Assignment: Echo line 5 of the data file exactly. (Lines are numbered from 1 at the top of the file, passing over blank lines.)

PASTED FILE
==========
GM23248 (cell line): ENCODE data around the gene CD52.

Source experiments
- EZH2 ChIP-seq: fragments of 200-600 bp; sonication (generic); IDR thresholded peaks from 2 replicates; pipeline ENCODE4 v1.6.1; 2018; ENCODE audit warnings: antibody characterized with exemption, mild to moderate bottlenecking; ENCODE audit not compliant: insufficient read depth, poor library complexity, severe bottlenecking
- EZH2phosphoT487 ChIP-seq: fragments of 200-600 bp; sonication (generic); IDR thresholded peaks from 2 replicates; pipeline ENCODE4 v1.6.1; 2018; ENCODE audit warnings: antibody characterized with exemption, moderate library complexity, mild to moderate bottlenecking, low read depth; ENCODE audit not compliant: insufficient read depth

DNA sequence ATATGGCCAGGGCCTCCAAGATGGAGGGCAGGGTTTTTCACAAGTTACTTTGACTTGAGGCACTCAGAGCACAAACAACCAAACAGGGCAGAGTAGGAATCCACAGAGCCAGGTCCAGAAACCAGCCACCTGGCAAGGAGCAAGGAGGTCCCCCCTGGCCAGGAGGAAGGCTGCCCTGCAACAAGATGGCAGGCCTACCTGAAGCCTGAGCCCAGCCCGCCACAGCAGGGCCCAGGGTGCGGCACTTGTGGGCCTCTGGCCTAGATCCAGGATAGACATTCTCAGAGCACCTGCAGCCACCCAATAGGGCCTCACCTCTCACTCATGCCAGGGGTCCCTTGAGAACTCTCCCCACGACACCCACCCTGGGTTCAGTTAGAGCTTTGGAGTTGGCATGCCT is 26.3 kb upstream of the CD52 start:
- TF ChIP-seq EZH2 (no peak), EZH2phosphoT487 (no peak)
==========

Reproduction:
DNA sequence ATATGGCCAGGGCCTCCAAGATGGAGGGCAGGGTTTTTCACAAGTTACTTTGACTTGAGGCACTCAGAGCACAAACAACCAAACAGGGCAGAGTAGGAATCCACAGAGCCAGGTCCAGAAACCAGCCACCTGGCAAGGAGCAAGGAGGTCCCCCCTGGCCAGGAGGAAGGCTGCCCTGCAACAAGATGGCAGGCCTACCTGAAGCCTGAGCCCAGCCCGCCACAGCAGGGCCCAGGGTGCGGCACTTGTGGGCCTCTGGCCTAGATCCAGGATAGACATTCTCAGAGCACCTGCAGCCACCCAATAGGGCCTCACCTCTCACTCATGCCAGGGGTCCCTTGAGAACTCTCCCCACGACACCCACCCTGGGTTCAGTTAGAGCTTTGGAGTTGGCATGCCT is 26.3 kb upstream of the CD52 start: